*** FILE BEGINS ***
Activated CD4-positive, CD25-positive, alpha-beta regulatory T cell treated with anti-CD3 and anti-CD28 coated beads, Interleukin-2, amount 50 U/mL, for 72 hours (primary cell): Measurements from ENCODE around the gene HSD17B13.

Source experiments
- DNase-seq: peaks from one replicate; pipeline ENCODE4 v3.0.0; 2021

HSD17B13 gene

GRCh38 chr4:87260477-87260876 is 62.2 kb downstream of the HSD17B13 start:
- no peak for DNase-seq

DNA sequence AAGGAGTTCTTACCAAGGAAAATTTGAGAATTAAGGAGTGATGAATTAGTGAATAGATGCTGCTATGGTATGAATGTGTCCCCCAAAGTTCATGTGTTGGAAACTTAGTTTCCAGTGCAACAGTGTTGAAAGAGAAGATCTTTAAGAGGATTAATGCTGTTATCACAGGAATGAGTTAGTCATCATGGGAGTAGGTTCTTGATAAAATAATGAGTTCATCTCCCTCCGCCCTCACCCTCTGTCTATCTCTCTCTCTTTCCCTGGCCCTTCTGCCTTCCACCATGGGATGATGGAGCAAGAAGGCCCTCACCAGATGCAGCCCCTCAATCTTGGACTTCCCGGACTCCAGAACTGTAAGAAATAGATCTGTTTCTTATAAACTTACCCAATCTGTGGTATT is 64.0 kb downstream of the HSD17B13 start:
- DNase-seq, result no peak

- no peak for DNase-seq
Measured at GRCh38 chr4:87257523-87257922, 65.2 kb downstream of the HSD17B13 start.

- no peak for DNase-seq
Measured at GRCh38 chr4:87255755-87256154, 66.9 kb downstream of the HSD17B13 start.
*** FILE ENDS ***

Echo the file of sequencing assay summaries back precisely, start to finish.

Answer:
Activated CD4-positive, CD25-positive, alpha-beta regulatory T cell treated with anti-CD3 and anti-CD28 coated beads, Interleukin-2, amount 50 U/mL, for 72 hours (primary cell): Measurements from ENCODE around the gene HSD17B13.

Source experiments
- DNase-seq: peaks from one replicate; pipeline ENCODE4 v3.0.0; 2021

HSD17B13 gene

GRCh38 chr4:87260477-87260876 is 62.2 kb downstream of the HSD17B13 start:
- no peak for DNase-seq

DNA sequence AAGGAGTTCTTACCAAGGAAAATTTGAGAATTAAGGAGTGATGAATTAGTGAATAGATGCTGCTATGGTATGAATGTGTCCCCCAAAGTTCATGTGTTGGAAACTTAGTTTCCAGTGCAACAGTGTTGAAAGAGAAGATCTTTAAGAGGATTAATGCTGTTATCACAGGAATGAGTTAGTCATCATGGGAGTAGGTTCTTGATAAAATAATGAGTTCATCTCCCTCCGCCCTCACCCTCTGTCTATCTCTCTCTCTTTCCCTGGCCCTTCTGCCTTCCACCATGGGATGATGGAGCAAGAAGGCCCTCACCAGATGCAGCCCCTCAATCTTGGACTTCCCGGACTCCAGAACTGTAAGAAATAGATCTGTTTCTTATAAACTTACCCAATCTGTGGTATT is 64.0 kb downstream of the HSD17B13 start:
- DNase-seq, result no peak

- no peak for DNase-seq
Measured at GRCh38 chr4:87257523-87257922, 65.2 kb downstream of the HSD17B13 start.

- no peak for DNase-seq
Measured at GRCh38 chr4:87255755-87256154, 66.9 kb downstream of the HSD17B13 start.